As long as there are active duty infantry units fielding 5.56mm weapons, I don't think the supply economics will change too drastically.

If any insiders can give an estimate on the timing, I would appreciate it.

CPT Morgan:
That makes a lot of sense Professor, thank you for sharing your insight.

TNVolunteer:
Interesting thoughts.  I've started buying again now that the prices are "down" .... relative to where they have been the last 6 years.  I am running into a problem though.  Regrettably, my wife knows what an ammo can is and long ago, learned how to count.  You can figure out the rest.   ;D

Post

The Professor:

--- Quote from: Smurf Hunter on May 13, 2017, 04:14:12 PM ---An important piece of intel, would be to know the time frame between the .mil choosing a new rifle/cartridge and the same being physically replaced in the field for all applicable missions.  While your point is very valid, my guess is there's be some significant latency between the "decision" and the "deployment".  Maybe that's several months, or a few years.  And initially there should be a wave of surplus ammo/mags.  So in the near term that might be a boon for 5.56 civilian shooters.

As long as there are active duty infantry units fielding 5.56mm weapons, I don't think the supply economics will change too drastically.

If any insiders can give an estimate on the timing, I would appreciate it.

--- End quote ---

In this particular case (IMO), the complete timing of the changeover isn't all that important.

It's like this:   The situation we're currently in originates back as far as 2012.  When Obama's second term started, everyone thought he'd go after guns.  At that time, ammunition manufacturers received a RIDICULOUS number of orders from existing FFL's in preparation for the purchasing onslaught that did happen. . .for a while.  They are just now getting caught up to those orders. . .BUT. . .a lot of the FFL's that ordered are no longer in business.  Remember, in 2012, it was almost impossible to find ammo and stayed that way for 3 years, in some cases.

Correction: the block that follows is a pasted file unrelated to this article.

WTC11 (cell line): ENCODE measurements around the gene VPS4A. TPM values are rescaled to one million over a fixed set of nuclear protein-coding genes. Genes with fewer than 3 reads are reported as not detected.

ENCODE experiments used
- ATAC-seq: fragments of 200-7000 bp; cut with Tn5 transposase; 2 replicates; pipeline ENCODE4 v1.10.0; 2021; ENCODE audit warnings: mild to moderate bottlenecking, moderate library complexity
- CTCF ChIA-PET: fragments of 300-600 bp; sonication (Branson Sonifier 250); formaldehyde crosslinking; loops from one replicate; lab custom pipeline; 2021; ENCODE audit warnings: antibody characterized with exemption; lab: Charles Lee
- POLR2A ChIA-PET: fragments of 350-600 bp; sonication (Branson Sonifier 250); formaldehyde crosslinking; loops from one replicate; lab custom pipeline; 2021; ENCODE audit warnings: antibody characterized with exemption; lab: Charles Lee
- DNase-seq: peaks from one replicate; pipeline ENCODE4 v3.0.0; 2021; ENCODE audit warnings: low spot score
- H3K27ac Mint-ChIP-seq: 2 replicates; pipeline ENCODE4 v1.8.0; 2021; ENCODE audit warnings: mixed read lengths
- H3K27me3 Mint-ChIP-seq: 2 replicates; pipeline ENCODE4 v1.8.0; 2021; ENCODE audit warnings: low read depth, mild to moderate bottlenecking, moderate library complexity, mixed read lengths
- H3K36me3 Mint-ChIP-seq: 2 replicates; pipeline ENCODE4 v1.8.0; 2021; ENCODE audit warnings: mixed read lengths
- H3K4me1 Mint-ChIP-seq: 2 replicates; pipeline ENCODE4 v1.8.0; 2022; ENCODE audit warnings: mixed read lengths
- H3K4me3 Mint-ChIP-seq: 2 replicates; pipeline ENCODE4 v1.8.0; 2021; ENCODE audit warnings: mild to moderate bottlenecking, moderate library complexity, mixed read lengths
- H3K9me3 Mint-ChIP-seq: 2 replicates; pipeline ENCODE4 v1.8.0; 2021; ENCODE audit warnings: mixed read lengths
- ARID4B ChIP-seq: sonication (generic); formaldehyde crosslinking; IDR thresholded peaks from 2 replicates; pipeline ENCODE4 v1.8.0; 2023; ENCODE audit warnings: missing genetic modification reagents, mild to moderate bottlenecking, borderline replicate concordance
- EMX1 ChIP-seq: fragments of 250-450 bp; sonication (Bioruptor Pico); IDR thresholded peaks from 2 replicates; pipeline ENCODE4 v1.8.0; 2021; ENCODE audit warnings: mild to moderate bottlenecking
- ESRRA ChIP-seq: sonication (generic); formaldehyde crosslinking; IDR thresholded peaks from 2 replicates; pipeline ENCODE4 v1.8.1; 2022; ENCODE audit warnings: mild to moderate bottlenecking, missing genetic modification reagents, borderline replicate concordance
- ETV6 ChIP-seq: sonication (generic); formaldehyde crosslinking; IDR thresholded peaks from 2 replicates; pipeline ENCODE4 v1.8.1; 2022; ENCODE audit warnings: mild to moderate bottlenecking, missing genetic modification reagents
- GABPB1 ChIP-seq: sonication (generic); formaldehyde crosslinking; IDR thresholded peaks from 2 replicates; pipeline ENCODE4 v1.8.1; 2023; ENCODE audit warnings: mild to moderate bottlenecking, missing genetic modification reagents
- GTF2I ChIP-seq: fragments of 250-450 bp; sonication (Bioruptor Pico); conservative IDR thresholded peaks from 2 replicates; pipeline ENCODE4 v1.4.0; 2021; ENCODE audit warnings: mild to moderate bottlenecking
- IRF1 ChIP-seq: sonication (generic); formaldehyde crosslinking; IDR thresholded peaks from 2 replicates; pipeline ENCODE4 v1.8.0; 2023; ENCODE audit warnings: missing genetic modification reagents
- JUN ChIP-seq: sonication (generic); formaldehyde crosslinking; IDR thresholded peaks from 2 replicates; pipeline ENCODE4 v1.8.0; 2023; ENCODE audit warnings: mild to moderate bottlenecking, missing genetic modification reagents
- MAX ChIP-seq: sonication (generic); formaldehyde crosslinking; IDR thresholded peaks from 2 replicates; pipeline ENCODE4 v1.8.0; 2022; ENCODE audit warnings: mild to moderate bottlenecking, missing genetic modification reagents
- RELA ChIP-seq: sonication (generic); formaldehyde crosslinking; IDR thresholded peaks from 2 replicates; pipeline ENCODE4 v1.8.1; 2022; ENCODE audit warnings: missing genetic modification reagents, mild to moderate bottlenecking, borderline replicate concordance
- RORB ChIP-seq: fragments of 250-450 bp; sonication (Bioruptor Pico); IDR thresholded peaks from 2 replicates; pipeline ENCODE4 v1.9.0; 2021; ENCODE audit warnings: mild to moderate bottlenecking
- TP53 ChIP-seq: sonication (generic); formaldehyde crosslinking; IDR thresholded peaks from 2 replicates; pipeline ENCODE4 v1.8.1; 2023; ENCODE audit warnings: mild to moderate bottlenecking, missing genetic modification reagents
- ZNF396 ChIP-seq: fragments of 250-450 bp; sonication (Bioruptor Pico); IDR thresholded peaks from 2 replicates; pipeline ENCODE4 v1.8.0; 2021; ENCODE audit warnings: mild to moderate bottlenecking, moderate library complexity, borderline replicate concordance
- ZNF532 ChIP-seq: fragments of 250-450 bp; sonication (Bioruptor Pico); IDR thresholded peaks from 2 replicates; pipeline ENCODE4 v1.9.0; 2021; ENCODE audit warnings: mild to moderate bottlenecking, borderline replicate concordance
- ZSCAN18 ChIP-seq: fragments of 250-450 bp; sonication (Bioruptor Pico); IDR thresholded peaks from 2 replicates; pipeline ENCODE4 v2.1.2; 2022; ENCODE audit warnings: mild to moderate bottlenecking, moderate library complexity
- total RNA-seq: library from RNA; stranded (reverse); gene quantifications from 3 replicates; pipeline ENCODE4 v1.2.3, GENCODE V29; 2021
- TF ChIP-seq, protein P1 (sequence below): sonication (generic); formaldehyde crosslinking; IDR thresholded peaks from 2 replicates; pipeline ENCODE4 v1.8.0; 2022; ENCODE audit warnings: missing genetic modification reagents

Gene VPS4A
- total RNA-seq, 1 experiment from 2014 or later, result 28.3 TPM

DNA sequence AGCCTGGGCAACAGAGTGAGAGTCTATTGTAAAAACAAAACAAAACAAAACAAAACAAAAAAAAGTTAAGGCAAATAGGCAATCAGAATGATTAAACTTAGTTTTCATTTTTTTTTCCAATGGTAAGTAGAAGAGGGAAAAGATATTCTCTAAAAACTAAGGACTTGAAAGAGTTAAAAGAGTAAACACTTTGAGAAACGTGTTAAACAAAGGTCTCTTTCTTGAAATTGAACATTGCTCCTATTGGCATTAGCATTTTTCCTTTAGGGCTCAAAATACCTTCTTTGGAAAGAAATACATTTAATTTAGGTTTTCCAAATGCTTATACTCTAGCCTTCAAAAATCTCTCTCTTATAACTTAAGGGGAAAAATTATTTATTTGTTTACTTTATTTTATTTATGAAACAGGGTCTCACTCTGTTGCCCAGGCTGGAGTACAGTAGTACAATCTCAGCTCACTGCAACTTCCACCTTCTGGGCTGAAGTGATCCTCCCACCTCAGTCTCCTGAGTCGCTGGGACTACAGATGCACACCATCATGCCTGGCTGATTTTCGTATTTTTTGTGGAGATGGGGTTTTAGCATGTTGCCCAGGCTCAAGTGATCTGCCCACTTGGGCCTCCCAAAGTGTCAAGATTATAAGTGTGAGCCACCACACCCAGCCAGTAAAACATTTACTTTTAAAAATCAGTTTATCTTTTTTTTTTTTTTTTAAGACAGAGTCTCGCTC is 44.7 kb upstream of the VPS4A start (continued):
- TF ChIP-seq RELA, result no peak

Now, we're seeing a glut in the market.  This is for TWO reasons. . .the first is that all those orders are in and the second is that Hillary didn't get elected.  We'd be talking about a completely different problem, right now, if there was a second Clinton in office.  This is also the reason you see major AR producers, such as Colt, dropping their prices significantly.  They, too, prepared for the worst and are now swimming in stock with no "fear-driven" purchases in the marketplace.

The Golden Period to which I earlier referred is the time it's going to take for this surplus to be bought up.

Now, there are two other issues that will feed into this that only solidifies my Golden Period belief.

In about two years, the 2020 elections will be in full swing.  If you think Hillary was scary, imagine what's going to be on the Democrat's Candidate list for the next election?

We will, once again, be thrown back into Panic Mode as all the late-comers, who got comfortable with Trump in office, feel their rights are threatened, once again.

So, at THAT time, ammo demand will begin to go up and supply will begin to go down, leading to higher prices.  How many ammo manufacturers will fall by the wayside in the next two years due to lack of demand and high on-hand stock?  They have to survive the next two years somehow.  We're already seeing drops in prices to keep the cash flowing.

The industry is teetering, right now.   Major firearms, and firearms-related, companies will be closing their doors.  Olympic Arms has closed.  Remington closed a major plant in Mayfield, KY, ammo manufacturers are already dealing with major problem sourcing lead due to the previous administration closing the Herculaneum smelting plant.

With the additional threat of losing 5.56x45 military production, it just pushes the window closed a little more.

Please understand, I'm not saying you won't be able to purchase current military calibers ever again, I'm just saying NOW is the time to do it if you want to get them at the cheapest prices in the foreseeable future.

The Professor